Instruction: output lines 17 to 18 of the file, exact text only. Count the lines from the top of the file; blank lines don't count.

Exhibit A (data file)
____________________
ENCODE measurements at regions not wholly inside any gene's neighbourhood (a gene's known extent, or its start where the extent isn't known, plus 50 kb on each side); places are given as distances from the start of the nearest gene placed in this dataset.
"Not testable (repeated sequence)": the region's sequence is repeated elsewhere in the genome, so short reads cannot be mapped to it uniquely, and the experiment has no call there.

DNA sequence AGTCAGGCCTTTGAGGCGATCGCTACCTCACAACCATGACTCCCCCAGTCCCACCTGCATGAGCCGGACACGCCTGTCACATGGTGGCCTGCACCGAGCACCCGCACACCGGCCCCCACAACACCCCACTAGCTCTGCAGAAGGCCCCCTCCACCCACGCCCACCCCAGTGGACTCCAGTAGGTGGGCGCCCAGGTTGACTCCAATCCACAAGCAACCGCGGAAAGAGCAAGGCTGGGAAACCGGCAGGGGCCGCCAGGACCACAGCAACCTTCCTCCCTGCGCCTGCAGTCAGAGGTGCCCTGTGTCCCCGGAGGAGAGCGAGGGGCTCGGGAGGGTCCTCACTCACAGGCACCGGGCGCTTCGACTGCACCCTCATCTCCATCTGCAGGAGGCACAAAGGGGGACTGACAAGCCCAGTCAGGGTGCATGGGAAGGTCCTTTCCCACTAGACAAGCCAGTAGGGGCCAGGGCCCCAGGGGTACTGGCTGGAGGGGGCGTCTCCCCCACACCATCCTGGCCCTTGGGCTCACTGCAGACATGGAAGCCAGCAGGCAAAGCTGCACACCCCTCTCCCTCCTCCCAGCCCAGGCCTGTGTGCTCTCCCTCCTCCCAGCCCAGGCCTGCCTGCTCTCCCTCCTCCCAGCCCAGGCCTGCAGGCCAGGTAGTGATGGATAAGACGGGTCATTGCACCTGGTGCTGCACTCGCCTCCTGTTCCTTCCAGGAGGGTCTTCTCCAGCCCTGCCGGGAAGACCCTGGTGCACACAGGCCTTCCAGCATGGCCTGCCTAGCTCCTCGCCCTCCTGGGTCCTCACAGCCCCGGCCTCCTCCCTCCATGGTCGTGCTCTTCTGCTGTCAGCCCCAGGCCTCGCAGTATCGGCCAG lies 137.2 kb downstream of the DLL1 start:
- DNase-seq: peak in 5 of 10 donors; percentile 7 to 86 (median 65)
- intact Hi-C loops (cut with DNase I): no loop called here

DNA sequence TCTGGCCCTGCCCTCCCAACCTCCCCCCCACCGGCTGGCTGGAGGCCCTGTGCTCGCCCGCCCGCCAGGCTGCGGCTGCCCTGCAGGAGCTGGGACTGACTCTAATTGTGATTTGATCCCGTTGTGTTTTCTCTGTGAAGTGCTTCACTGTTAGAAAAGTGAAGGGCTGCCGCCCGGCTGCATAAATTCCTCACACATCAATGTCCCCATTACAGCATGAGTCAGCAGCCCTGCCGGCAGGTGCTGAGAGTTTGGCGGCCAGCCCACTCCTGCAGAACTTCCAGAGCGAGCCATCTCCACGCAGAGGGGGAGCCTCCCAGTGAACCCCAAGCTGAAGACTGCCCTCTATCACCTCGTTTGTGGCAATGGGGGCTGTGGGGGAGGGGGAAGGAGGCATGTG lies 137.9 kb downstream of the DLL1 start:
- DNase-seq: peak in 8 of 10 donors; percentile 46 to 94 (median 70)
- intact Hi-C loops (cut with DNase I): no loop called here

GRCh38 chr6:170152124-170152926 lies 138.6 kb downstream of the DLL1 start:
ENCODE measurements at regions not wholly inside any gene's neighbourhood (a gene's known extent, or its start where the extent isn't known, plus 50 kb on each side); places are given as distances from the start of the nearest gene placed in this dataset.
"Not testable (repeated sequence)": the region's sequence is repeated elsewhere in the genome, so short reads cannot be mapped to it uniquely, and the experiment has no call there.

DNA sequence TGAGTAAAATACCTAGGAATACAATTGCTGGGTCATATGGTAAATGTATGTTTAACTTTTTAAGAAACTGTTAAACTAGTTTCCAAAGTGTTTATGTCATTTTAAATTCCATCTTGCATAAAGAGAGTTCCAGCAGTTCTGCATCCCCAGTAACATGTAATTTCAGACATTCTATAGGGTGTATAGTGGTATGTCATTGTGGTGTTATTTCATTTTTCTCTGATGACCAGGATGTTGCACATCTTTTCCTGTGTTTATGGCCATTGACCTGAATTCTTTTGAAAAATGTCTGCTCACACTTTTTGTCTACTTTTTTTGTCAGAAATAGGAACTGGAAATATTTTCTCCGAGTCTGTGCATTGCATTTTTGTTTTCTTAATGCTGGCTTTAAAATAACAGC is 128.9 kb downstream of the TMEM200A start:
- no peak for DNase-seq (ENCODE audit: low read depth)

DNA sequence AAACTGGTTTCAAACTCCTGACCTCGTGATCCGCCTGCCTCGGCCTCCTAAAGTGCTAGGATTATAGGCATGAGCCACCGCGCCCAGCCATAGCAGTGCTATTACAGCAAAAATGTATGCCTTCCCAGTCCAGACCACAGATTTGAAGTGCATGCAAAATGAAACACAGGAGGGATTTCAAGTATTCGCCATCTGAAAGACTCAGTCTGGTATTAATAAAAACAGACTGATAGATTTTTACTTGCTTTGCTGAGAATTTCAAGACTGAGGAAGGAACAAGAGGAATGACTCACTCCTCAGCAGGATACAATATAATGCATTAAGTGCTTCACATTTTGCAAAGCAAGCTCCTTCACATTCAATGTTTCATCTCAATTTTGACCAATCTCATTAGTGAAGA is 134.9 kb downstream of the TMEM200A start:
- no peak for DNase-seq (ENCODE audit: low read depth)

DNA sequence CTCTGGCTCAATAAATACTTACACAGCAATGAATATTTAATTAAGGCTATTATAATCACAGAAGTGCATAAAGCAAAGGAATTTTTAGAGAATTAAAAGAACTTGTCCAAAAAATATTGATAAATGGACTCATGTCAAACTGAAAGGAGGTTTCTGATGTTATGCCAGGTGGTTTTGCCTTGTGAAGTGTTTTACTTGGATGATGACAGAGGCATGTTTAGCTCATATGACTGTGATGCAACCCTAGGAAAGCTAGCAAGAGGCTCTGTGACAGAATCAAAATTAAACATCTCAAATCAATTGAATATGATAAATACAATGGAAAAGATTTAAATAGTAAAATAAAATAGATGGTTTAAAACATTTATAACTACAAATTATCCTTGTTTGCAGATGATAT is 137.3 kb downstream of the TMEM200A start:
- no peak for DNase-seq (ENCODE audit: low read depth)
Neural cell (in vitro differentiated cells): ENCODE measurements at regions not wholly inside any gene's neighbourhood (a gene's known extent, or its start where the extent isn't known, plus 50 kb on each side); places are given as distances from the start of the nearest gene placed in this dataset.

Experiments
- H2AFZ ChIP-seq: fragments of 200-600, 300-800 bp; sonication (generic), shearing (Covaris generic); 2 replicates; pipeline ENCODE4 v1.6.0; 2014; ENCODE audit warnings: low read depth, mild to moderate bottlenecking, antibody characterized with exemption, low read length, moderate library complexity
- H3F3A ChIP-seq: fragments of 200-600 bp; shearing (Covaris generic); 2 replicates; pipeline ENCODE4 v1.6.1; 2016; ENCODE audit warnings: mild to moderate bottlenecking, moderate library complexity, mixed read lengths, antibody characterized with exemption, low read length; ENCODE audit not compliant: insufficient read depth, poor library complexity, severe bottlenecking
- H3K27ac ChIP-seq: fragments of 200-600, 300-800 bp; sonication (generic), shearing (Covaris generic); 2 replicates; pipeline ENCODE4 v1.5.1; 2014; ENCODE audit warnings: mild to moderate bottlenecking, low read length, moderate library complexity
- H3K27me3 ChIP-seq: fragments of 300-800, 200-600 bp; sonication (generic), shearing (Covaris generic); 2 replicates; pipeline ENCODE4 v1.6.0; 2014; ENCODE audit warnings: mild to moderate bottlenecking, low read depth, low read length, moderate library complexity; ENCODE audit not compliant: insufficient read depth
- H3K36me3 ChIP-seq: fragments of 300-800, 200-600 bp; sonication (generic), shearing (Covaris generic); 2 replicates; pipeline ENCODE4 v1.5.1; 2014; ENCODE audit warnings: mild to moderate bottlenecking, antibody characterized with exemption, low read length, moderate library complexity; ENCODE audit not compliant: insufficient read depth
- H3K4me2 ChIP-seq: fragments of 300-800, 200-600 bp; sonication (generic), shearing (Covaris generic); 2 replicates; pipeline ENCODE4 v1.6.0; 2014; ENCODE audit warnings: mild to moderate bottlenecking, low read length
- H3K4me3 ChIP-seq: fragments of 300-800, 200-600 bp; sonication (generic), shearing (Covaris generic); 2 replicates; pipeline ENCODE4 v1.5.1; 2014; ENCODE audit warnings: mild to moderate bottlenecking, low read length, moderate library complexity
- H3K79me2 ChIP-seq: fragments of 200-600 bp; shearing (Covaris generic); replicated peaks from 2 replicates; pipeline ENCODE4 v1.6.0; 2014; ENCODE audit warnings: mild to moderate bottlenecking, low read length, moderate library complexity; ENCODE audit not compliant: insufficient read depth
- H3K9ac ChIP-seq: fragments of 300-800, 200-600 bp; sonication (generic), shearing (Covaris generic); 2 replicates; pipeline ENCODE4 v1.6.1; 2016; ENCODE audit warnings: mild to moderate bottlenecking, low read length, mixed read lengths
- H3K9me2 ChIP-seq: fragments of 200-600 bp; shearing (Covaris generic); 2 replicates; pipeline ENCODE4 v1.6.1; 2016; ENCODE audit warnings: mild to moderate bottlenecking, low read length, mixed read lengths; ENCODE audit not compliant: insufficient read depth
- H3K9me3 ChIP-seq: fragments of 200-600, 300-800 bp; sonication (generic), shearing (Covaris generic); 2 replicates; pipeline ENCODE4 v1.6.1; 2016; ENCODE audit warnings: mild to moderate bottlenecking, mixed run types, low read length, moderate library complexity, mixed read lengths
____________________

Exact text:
- no peak for DNase-seq (ENCODE audit: low read depth)
Neural cell (in vitro differentiated cells): ENCODE measurements at regions not wholly inside any gene's neighbourhood (a gene's known extent, or its start where the extent isn't known, plus 50 kb on each side); places are given as distances from the start of the nearest gene placed in this dataset.